Improved Japanese, increased burden
Aziz still remembers the long hours he devoted to learning Japanese in elementary school after his parents moved from Pakistan to Gunma Prefecture for work.
He wasn't just learning the language for himself, but for his family, too.
His parents had almost no Japanese language ability, so he -- the oldest child -- became their defacto interpreter.
To keep up with his peers, Aziz wrote Japanese every day and asked his teachers to correct it. He quickly improved, but with greater proficiency came greater demands on his time at home.
Aziz says he would sometimes have to miss school to interpret for his parents during visits to hospitals or to the city hall. He even filled in pension paperwork for them.
"As a fourth grader having to fill out pension documents, I first had to understand Japan's pension system," he says. "This meant I had to study a lot of things, which was hard work."
His parents remain deeply grateful for his help. His father, Joseph, says, "He always made time for his family and did everything for us. Everything -- writing things for us, various documents -- that kind of thing."
Helping foreign families adjust to Japan
As an adult, Aziz began thinking about other foreign families living in Japan under similar circumstances and came up with an idea for an online service called the Living Together Project.
Two years ago, while still at university, he launched a video production company in Maebashi City. Now he's also creating and posting videos on a volunteer basis. Aimed at non-Japanese parents and their children, the videos provide information about elementary school essentials such as arithmetic boxes, lunch smocks and caps, calligraphy kits and more.
"A lot of misunderstandings arise when foreign children communicate with their parents, because the latter have never been to a Japanese school or seen what goes on inside one," Aziz says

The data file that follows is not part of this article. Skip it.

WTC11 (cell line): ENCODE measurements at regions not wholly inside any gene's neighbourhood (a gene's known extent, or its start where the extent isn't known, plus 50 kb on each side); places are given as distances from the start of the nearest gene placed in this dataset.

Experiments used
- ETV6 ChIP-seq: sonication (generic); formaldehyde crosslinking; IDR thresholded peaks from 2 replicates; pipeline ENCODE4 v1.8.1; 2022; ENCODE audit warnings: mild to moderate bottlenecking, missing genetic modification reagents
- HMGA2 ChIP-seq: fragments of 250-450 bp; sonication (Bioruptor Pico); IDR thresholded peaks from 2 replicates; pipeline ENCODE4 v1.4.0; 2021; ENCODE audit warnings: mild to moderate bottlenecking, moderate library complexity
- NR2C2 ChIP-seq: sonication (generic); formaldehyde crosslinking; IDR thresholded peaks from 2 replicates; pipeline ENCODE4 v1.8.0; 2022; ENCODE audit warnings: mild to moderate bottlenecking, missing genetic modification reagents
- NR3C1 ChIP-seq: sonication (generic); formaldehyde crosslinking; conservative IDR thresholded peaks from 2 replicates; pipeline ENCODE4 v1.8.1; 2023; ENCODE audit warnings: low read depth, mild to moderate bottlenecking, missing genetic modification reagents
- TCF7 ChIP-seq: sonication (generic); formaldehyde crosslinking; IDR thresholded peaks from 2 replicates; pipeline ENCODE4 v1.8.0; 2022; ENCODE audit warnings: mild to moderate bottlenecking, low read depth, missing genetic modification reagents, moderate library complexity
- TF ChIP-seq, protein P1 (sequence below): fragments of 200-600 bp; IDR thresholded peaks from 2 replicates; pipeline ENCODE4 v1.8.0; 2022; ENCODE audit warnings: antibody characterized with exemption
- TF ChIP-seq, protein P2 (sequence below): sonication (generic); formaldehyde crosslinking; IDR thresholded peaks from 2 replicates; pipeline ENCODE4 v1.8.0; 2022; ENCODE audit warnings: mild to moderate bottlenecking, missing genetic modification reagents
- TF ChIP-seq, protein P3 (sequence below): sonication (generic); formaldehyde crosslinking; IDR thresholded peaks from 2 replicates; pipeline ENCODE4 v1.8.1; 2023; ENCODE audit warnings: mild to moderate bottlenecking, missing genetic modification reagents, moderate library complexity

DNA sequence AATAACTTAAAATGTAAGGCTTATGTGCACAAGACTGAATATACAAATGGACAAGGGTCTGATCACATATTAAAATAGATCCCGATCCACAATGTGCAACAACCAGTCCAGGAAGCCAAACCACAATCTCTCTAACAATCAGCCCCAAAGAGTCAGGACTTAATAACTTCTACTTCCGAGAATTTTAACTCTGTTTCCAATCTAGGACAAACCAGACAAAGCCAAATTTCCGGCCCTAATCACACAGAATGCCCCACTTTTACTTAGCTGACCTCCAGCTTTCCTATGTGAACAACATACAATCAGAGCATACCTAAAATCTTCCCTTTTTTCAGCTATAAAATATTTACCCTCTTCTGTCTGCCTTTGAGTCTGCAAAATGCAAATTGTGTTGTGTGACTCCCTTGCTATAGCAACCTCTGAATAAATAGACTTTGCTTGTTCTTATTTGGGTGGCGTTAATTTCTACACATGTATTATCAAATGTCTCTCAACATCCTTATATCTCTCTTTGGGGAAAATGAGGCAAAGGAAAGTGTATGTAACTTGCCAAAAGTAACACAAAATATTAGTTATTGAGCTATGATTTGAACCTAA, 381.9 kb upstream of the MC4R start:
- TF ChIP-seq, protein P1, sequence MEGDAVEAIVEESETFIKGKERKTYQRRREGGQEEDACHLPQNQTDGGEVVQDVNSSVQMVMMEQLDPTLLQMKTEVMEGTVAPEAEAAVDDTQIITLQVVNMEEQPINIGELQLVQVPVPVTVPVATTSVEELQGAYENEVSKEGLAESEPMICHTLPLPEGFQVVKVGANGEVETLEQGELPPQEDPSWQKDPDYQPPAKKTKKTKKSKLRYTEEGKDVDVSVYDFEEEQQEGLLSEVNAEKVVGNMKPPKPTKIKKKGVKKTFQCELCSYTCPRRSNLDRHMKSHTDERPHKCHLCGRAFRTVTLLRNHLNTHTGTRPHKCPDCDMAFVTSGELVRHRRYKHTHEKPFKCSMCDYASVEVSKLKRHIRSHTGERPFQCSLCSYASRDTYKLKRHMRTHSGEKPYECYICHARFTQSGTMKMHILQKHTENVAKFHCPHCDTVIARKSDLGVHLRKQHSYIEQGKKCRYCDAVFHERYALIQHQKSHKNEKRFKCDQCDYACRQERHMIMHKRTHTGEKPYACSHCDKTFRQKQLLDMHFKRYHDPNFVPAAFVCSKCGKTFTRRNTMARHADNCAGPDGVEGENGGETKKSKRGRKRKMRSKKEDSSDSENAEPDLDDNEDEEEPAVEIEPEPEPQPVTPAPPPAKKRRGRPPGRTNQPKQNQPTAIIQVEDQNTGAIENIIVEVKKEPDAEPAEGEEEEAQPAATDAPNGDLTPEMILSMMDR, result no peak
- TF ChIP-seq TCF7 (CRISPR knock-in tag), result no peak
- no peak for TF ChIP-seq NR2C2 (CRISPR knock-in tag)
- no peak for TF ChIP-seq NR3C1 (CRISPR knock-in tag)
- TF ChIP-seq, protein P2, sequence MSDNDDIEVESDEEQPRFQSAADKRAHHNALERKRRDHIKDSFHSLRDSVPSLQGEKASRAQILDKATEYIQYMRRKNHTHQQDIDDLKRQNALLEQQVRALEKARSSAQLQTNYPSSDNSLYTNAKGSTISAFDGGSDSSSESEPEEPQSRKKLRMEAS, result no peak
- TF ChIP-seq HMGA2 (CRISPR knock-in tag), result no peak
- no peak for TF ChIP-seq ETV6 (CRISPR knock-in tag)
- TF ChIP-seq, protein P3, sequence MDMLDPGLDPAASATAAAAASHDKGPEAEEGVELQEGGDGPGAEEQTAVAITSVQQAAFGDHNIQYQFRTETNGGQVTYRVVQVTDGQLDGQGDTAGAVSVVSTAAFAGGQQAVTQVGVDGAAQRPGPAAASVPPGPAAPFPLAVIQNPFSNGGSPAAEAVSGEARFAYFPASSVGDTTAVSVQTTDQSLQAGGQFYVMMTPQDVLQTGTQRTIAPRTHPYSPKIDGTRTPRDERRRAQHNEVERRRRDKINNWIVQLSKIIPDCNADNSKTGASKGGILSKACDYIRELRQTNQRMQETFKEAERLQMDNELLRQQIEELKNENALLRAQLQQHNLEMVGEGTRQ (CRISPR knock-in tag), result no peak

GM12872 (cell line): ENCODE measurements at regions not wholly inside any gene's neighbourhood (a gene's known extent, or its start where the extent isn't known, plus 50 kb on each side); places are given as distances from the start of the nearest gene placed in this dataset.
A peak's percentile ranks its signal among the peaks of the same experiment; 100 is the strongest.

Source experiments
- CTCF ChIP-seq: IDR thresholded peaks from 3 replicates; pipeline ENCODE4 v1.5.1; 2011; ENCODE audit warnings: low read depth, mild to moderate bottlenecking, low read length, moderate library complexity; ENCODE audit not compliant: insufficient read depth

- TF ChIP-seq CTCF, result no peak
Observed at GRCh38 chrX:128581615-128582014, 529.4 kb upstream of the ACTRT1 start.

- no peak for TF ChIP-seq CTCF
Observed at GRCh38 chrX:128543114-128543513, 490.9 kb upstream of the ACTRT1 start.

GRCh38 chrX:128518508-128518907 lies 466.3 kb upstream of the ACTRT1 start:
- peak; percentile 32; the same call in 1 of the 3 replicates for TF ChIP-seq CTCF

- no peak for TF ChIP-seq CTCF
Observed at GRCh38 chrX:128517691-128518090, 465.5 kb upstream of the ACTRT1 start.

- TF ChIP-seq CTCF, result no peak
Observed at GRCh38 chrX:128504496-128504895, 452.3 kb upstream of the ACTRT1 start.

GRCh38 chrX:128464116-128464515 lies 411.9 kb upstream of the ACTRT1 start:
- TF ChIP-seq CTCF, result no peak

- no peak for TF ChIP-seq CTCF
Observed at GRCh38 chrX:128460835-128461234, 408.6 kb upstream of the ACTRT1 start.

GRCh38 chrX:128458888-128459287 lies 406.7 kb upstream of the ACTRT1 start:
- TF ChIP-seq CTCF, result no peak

He remains surprisingly positive about the hardships he endured as a child. "I am where I am now because I overcame them," he says. But he wants to leverage those experiences to make things easier for other children coping with similar problems.
Situation remains the same
Aziz's friends are also involved in the project, lending a hand with the production of videos for foreign families.
Peruvian Brunella Muro Olivari produces videos in Portuguese and Spanish. Like Aziz, she played the role of interpreter in her family when she was a child. Now she supports foreign students at elementary and junior high schools in Gunma Prefecture.
"I'm working onsite with schools at the moment," Muro Olivari says. "The situation hasn't changed since I was young. It's a shame that kids can't be kids just because their parents are foreigners."
Muro Olivari is concerned that children who are still learning Japanese but missing school to support their families will fall behind in their studies. She worries they may experience difficulty going on to higher education.
Boosting support for foreign parents
Among those working with Aziz is his former university lecturer, Takeuchi Ai.
Takeuchi is an associate professor at Kyoai Gakuen Maebashi International University, where she studies educational systems around the world. She says it's vital that the guardians of foreign children in Japan get more support.
"This issue for children with foreign backgrounds is not just arising in a handful of schools," she says. "It's happening in various places across Japan. The first step is to have people recognize it is a social problem."
"A child's performance at school is dependent on whether or not their guardian understands that child's education. So it's also important to provide substantial support for guardians."
Striving to living together
Aziz's friends continue to support his Living Together Project. Going forward, he plans to release more videos that disseminate a wide range of information necessary for living in Japan.
"Videos are one portal through which we can support children who come to Japan," he says. "Ultimately, I hope to create a complete manual for those moving to Japan in the form of an app they can install and use to understand everything about living here."